Inglourious Basterds ★★★★★

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Review In A Nutshell:

I hate starting my reviews as a cliché, but I think this opportunity would be as good as any; Inglourious Basterds is Quentin Tarantino's masterpiece, a perfect film that is only equally matched by his Palme d'Or winning Pulp Fiction 15 years back. Tarantino is a patient director, who takes time to develop his films; an auteuristic approach that produces one of a kind films, a sense of control and trust that many filmmakers crave. Inglourious Basterds was actually the first film that I have seen from the director, and at the time, I did not even who the director was. It was only after seeing Pulp Fiction, and letting it grow in my heart, that I started to appreciate this film; as the filmmaker's trademark qualities started to be more apparent and my increasing knowledge of cinema as a whole has allowed me to realise how inspired Tarantino was. A personality that lets it be displayed in his works, and it was because of this bold approach that I adore him and his films.

Inglourious Basterds shows the director pushing his personal limits by tampering with history and turn it into a violent and sexy revenge tale. Tarantino is quite aware of the common ideas in the Holocaust and Nazism, the sympathetic approach on the former and complete detestation with the latter; but the director subverts these perspectives and places them in an ambitious and entertaining tale. Inglourious Basterds gives the audience a look, with slight exaggeration, of the hidden aspects of its character's stereotypes; the oppressed have finally been seen to act on their hatred and actually produce effective results. The Germans themselves have been softened to the point where they come off as comical or cartoonish, but Tarantino has not completely spat on them, and instead displayed them in the same light as he does with the Jews; they are shown in such a way that has rarely been seen in cinema before - aside from The Great Dictator but that film was made before the height of the war while Inglourious Basterds has the benefit of retrospect.

The character themselves are wonderfully constructed, with pinpoint detail from Tarantino to make them so memorable and distinct. The film covers multiple Jewish characters with the intent to inflict revenge of the highest figures of the Third Reich, and some of these characters are not even aware of each other's existence. The characters no doubt share a common goal, but they are not only defined by their objectives, the script spends enough time and provides enough fresh qualities in its dialogue that makes them so different from one another. Many films with similar characters tend to provide minimal effort in making their characters clear, focusing more on developing its plot and emotions that the film becomes defined by it; whenever I look back on this film, I always think of the characters and how the dialogue shapes them. A wonderful example would be the film's introduction, an interrogation between the film's primary antagonist (Hans Landa) and a French farmer (Perrier LaPadite) who is sheltering Jewish people under his floorboards; this was an extended moment that sets up the film's world and slowly lays down the pieces of that world's threat, using Hans Landa himself as a metaphor of the Nazi's reach and commitment.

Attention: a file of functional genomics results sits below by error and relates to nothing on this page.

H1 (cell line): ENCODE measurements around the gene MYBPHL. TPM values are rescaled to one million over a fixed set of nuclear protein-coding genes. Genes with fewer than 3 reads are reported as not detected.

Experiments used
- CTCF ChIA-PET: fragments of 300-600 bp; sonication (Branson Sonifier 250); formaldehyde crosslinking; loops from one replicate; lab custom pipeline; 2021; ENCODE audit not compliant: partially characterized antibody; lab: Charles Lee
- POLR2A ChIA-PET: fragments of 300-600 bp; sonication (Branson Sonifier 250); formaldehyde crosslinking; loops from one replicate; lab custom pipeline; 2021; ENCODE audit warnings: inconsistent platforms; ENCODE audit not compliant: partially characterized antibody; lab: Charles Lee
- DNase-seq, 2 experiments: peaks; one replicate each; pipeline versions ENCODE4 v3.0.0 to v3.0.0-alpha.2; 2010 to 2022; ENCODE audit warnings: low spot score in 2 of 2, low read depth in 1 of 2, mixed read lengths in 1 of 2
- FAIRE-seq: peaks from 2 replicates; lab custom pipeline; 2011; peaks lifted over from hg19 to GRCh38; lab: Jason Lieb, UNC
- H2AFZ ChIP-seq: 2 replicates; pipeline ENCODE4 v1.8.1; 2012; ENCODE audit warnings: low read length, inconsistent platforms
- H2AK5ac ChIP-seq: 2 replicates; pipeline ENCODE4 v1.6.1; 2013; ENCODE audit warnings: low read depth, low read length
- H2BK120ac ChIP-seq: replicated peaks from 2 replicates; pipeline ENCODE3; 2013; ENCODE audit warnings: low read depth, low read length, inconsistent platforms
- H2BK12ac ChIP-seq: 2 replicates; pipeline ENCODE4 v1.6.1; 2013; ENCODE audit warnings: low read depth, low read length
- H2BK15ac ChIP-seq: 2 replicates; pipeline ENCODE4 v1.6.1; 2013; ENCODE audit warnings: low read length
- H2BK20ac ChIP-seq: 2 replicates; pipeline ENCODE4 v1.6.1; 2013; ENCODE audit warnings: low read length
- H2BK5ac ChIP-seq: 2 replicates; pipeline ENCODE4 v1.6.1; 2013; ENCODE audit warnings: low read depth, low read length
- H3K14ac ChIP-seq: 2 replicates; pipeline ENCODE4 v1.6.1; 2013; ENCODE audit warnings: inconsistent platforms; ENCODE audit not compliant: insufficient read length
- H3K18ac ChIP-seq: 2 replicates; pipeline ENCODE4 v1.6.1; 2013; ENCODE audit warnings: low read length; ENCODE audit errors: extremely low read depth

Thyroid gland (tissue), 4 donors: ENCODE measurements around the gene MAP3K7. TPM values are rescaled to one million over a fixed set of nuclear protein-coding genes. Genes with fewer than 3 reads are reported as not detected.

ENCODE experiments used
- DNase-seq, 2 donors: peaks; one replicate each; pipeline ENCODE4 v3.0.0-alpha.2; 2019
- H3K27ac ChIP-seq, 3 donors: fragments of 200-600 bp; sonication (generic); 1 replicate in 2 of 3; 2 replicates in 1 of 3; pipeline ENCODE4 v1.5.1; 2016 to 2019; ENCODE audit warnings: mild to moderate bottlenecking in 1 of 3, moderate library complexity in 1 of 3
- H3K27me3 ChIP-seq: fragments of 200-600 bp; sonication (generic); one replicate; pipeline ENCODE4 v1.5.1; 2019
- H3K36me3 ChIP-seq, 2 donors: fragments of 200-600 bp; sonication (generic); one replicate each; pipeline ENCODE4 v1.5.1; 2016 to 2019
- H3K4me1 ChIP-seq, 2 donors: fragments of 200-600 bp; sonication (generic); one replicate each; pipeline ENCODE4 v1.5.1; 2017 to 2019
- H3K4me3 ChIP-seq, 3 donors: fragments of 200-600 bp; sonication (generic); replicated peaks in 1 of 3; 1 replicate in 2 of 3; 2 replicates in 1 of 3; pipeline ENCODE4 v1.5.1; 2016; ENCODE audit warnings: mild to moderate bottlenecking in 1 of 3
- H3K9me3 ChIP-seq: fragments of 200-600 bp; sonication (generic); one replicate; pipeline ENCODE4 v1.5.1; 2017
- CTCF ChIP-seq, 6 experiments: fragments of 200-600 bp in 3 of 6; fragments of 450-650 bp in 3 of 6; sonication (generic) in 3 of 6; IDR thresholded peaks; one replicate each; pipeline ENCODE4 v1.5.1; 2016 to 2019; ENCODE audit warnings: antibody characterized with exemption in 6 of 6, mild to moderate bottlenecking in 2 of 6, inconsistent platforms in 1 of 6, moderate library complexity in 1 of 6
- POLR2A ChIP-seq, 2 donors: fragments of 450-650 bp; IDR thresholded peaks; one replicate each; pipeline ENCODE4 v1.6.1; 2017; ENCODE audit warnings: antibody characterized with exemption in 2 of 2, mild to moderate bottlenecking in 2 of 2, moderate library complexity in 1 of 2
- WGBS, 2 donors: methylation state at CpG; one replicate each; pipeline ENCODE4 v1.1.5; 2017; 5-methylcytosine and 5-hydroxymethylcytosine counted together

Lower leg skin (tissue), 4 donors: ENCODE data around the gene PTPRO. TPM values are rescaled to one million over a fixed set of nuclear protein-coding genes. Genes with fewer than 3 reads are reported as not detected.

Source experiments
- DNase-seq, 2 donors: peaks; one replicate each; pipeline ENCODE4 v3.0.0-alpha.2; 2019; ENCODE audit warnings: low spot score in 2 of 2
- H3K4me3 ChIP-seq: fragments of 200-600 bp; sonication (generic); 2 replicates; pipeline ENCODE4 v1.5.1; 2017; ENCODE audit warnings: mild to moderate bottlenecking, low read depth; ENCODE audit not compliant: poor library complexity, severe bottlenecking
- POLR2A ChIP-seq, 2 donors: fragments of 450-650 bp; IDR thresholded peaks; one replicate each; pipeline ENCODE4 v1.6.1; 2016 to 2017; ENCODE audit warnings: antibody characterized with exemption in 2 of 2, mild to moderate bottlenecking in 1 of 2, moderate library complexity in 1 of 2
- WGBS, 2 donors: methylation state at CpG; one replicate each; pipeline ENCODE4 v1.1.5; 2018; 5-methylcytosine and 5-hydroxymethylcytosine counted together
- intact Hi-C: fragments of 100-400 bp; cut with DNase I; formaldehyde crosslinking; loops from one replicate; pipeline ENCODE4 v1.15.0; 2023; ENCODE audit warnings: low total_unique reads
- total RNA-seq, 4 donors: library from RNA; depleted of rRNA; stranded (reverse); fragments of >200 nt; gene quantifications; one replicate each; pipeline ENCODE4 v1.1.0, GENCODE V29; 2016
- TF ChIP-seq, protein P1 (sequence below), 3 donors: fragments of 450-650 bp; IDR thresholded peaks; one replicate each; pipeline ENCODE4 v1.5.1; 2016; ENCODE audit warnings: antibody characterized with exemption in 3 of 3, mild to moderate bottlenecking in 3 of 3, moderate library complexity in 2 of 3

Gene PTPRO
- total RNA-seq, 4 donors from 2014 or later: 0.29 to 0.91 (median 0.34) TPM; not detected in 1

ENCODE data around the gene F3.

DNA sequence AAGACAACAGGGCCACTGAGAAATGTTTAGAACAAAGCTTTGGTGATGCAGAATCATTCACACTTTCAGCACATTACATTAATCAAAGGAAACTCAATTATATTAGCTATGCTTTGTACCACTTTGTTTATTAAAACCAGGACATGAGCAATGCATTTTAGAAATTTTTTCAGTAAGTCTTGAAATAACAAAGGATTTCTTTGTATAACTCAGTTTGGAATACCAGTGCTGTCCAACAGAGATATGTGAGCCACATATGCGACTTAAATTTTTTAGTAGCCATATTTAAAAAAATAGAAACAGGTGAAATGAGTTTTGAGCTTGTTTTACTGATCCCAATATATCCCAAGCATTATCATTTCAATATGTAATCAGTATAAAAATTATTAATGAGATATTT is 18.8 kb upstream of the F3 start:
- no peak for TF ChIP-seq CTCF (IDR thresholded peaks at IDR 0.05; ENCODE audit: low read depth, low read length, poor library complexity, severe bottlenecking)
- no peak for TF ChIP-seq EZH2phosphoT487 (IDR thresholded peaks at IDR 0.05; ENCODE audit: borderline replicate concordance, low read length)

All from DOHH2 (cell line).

Tarantino's shapes and connects this film through un-linear storytelling; the first three chapters acts as an introduction to the film's key players, and does so with enough time that allows the characters and their world feel rich while also showing enough restraint to prevent the film from being over-indulgent. Each of these three chapters give the film's core characters a moment to shine through wonderful monologues that would stay in your head long after the film ends. The film then moves onto the fourth chapter, which sets up the film's central complication, which Tarantino executes in the most glorious of fashion; taking place at a bar (or basement) with conversations that build with such tension and suspense, a quality that is found in all of his films but none of the others could match the intensity that this scene was able to deliver. The film finally ends with the discussed plan (Operation Kino) rolling in motion. Tarantino provides a climax that keeps audiences on their toes with suspense but also maintaining that comedic tone in between tense moments, achieving a sense of balance that saves itself from being a complete farce.

Ever since Tarantino's Jackie Brown, Tarantino has given his films a sense of flavour that pays homage to a distinctive brand of cinema. Inglourious Basterds' tone and influences are not as obvious as Tarantino's other films but what he has utilised in this film are so emotionally and intellectually perfect that it does not matter if the elements themselves are much better suited to their respective genres. The spaghetti-western soundtrack is the main indicator that makes this film so distinctively different from any other war film, specifically World War 2, ever created.

Inglourious Basterds proved that the director still had some bullets left in his belt to make a perfect film. I just hope that we do not have to wait another 15 years for the director to deliver another one.

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